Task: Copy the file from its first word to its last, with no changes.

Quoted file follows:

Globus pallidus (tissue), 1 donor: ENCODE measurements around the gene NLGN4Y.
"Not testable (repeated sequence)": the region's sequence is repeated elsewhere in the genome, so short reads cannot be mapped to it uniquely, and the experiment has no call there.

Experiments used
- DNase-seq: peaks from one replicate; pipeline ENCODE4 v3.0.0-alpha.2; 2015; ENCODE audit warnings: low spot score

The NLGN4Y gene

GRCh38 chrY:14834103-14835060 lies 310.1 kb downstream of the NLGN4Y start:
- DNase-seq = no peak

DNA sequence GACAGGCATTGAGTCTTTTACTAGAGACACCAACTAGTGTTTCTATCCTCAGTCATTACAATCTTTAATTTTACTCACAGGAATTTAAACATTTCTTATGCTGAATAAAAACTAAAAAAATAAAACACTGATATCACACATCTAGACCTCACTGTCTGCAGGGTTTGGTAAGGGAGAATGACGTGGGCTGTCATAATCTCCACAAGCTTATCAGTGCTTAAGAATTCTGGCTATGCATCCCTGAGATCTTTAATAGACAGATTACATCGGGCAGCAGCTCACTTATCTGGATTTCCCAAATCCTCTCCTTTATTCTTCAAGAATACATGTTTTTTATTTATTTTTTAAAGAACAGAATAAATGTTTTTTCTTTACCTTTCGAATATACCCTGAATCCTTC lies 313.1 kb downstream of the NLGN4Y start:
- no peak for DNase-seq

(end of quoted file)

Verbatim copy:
Globus pallidus (tissue), 1 donor: ENCODE measurements around the gene NLGN4Y.
"Not testable (repeated sequence)": the region's sequence is repeated elsewhere in the genome, so short reads cannot be mapped to it uniquely, and the experiment has no call there.

Experiments used
- DNase-seq: peaks from one replicate; pipeline ENCODE4 v3.0.0-alpha.2; 2015; ENCODE audit warnings: low spot score

The NLGN4Y gene

GRCh38 chrY:14834103-14835060 lies 310.1 kb downstream of the NLGN4Y start:
- DNase-seq = no peak

DNA sequence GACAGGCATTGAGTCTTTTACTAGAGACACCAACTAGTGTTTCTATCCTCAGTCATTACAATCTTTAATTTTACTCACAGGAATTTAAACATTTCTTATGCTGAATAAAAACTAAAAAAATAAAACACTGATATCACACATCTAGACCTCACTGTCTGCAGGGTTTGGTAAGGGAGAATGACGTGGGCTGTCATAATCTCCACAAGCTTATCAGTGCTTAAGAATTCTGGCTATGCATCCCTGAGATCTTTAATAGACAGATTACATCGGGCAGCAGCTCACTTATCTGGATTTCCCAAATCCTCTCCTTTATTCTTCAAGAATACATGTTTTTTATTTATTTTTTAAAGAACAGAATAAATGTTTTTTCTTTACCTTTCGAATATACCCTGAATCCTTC lies 313.1 kb downstream of the NLGN4Y start:
- no peak for DNase-seq